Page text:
Monday, January 4th, 2016

Morris County health officials are urging homeowners, schools and businesses to participate in National Radon Action Month this January by performing a simple and basic test for radon that can safeguard your family from this colorless and odorless, naturally occurring gas that is linked to cancer.

radon

The federal Environmental Protection Agency designates each January as National Radon Action Month to call attention to health risks posed by radon.

County health officials, in turn, suggest a checking for the presence of radon by using simple tests that are available through radon testing contractors, some local health departments, mail order, home improvement centers, and hardware stores.

“Morris County is committed to increasing awareness about radon and decreasing exposure of our county residents to the gas, which in turn may reduce the incidences of lung cancer,” said Carlos Perez, Jr. Health Officer, Morris County Office of Health Management.

“Since you can’t see or smell radon, testing is the only way to know the level, if any, of exposure in your home. In most cases, there are simple steps you can take to eliminate the gas, if you detect it.”

radon 2

The New Jersey Radon Potential Map shows that the northwest part of the State, particularly Morris, Sussex, Somerset, Warren, and Hunterdon counties, has the largest number of homes with high radon concentrations.

To access the Radon Map, visit: www.njradon.org/radonin.htm

The state Department of Environmental Protection and the EPA recommend that action be taken to mitigate radon if test results show radon levels of 4 picocuries per liter (4 pCi/L) or higher. Mitigation usually entails installation of a venting system that draws the gas out of the home.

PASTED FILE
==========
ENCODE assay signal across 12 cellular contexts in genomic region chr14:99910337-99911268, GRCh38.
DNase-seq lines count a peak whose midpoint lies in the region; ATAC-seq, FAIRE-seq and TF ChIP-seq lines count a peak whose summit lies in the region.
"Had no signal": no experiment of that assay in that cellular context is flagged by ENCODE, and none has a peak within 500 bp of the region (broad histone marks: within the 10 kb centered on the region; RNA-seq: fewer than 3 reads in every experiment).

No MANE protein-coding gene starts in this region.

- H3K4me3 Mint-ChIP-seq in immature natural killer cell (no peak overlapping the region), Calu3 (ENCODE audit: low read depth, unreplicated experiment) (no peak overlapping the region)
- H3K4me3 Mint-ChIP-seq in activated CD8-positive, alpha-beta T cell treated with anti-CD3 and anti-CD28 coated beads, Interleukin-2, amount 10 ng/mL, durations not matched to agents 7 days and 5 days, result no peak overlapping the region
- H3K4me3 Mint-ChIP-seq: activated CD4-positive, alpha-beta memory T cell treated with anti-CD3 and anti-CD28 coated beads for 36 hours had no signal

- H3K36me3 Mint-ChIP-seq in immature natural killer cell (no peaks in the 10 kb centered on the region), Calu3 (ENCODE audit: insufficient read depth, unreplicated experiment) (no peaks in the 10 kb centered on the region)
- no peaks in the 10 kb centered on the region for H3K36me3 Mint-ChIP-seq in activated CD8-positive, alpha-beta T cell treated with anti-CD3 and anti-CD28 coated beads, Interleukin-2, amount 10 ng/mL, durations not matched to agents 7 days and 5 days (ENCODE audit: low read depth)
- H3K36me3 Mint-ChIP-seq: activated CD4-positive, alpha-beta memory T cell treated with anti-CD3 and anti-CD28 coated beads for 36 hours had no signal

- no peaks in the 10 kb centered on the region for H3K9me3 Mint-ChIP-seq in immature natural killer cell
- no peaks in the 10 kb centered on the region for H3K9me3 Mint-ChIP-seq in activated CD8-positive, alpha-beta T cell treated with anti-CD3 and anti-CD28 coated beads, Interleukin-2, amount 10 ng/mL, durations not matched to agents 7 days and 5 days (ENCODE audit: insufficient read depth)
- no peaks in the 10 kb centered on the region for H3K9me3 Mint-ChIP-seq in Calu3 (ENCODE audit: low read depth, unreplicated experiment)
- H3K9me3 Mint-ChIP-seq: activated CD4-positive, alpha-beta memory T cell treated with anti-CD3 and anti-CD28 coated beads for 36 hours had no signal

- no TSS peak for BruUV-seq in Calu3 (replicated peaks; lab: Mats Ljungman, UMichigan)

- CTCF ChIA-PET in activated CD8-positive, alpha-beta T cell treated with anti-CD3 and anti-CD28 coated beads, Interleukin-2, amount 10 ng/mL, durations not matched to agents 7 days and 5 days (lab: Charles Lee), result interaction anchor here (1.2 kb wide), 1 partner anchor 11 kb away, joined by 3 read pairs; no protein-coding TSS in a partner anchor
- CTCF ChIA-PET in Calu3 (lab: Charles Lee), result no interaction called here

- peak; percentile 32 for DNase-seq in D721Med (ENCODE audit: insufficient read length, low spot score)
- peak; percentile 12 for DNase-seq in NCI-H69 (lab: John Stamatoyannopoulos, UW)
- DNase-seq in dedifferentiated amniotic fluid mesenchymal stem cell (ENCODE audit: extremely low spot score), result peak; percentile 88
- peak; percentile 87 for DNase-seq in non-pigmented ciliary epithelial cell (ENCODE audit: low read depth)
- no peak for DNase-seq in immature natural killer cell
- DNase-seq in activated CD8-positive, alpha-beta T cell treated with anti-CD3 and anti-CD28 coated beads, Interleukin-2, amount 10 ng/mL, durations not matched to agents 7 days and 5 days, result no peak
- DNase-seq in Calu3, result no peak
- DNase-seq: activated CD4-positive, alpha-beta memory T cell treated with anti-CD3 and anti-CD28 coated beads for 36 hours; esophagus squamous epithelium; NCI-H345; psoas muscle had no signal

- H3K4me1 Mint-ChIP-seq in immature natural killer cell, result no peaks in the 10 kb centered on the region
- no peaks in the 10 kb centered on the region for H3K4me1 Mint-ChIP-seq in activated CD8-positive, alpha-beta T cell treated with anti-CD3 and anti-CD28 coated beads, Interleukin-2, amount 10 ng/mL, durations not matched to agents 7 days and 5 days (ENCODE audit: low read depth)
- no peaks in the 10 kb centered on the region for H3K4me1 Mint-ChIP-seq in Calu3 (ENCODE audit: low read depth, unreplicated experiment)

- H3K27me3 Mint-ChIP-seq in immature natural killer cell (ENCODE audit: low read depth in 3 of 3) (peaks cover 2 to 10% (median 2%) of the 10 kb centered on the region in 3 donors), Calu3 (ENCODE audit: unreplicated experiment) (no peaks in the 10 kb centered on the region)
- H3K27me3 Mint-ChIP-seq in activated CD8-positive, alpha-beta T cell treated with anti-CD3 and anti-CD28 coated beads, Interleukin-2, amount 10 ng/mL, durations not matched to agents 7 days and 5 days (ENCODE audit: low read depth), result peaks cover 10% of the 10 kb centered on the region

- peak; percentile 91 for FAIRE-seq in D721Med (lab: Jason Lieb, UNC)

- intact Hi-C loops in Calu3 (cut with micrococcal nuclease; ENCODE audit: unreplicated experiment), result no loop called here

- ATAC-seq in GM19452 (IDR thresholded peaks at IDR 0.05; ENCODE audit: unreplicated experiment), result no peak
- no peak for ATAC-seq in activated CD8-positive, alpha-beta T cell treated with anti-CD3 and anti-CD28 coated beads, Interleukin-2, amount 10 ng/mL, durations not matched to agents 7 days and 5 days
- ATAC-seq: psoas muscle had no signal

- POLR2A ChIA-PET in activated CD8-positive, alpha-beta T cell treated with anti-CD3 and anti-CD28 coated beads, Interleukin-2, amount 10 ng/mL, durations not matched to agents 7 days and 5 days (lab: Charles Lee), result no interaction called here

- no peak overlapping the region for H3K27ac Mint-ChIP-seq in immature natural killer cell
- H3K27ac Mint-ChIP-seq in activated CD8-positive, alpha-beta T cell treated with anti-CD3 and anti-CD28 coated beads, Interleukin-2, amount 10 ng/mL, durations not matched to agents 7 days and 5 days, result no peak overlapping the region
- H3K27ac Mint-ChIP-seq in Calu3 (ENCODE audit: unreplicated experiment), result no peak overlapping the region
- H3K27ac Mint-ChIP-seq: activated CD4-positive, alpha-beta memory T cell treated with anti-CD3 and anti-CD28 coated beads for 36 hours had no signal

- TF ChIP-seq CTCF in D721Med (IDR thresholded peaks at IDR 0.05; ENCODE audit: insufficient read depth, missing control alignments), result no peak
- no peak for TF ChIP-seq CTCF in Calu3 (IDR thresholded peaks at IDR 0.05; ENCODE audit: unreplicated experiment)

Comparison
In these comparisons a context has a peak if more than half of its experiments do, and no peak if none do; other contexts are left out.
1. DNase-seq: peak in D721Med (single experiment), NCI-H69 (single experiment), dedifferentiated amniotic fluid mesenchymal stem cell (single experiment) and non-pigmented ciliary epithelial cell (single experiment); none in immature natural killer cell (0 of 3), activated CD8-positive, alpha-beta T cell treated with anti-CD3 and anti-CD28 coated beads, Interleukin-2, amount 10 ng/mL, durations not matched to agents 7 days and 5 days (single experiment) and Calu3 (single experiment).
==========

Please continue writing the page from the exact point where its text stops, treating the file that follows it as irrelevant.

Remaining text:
Colorless, odorless and tasteless, radon is a radioactive gas that results from the breakdown of naturally occurring uranium in soil and rock. Low levels of uranium occur widely in the Earth’s crust, and can be found in all 50 states.

Radon enters buildings through openings that are in contact with the ground, such as cracks in the foundation, sump pits, and small openings around pipes.

Radon decays into radioactive particles that can get trapped in your lungs when you breathe, which could damage lung tissue. Long term exposure can lead to lung cancer.

The EPA estimates radon causes 21,000 deaths annually. The Surgeon General has warned that radon is the number one cause of lung cancer in non-smokers, and second leading cause of lung cancer after cigarette smoking.

radon map

Red, orange and yellow indicate areas of high, moderate and low concentratioins of radon

Residents can test for radon themselves or hire a New Jersey certified radon measurement business to perform the testing. If you hire a contractor to conduct the test, make sure the technician who places and picks up the test device is certified by the state.

Check with your local health department to find out if they provide either free or low-cost radon test devices.

Radon self-test kits can be purchased from $15 to $50. Contractors generally charge between $50 and $200.

Schools must obtain testing devices from a certified business or work with a certified contractor.

For more information on radon, visit: www.njradon.org